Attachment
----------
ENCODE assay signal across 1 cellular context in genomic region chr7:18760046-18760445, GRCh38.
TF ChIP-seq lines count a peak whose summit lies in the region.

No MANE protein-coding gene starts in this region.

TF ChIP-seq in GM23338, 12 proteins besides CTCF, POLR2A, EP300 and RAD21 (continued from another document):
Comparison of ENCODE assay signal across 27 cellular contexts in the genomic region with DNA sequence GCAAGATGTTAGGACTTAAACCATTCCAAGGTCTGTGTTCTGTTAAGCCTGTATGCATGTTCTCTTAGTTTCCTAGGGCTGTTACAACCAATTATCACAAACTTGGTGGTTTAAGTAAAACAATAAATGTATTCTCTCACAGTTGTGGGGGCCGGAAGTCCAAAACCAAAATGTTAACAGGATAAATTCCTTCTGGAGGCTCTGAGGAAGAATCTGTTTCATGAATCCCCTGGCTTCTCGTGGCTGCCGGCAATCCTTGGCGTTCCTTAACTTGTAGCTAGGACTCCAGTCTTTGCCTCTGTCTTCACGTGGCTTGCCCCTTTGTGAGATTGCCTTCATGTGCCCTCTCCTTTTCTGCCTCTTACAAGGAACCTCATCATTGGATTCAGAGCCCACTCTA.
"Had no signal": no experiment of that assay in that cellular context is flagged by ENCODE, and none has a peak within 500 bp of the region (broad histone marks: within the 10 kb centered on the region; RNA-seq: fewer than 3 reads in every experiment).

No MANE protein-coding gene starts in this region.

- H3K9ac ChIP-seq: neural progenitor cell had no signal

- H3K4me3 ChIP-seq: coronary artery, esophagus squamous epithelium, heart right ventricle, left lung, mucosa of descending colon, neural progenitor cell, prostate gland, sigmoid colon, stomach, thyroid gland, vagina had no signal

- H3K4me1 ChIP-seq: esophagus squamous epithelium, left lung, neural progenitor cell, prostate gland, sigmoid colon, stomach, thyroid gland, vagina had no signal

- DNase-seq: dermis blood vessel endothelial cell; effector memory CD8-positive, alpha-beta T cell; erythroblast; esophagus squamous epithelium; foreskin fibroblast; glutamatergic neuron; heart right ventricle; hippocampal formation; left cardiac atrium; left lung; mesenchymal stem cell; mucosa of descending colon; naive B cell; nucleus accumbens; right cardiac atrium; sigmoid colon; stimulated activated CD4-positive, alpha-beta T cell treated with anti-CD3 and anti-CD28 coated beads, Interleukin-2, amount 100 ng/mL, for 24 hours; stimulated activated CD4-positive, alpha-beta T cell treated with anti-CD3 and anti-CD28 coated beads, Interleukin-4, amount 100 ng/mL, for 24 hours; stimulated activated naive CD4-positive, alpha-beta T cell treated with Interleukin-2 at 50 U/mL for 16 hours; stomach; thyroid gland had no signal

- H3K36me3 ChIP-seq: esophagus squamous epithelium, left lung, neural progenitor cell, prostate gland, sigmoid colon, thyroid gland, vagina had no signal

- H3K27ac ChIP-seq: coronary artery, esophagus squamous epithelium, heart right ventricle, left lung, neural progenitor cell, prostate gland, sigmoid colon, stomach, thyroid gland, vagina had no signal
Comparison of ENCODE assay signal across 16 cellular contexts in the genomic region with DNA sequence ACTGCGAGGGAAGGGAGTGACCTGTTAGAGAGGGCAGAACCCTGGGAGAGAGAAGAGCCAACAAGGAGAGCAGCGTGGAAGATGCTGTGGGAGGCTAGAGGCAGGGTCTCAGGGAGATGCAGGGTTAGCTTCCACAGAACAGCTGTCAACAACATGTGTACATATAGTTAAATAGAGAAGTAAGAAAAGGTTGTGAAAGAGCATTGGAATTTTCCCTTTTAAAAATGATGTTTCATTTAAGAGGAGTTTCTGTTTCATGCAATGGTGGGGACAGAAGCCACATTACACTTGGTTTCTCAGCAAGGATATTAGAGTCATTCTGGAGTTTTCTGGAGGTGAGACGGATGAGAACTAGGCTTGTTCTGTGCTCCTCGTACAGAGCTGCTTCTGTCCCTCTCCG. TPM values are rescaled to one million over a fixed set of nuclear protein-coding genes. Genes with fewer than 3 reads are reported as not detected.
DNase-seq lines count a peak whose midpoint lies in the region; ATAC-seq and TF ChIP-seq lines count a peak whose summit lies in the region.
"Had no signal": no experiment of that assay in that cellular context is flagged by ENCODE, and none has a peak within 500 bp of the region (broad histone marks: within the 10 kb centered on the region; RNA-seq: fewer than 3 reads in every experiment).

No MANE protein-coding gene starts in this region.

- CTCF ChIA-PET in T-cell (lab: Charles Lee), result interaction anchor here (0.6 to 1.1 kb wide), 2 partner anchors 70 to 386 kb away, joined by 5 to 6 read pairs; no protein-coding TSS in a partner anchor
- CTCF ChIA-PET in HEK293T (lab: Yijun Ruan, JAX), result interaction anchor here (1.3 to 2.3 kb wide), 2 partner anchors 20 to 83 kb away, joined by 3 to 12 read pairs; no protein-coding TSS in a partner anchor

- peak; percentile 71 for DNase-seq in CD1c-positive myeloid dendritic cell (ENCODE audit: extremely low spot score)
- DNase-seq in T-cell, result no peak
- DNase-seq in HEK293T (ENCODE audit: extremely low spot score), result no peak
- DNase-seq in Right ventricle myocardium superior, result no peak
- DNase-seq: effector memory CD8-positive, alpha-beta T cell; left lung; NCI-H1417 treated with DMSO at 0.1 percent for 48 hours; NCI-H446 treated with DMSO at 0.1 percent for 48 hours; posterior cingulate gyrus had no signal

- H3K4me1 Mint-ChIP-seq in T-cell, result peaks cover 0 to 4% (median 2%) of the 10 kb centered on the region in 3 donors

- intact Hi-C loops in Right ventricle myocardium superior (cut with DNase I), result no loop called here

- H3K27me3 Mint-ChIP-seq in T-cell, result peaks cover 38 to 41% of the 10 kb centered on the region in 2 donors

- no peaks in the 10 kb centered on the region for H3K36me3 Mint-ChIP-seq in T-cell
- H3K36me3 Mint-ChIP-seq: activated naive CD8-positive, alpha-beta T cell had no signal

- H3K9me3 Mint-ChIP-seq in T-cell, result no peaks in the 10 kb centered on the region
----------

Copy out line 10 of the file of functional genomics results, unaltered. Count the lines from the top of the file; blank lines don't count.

- H3K4me1 ChIP-seq: esophagus squamous epithelium, left lung, neural progenitor cell, prostate gland, sigmoid colon, stomach, thyroid gland, vagina had no signal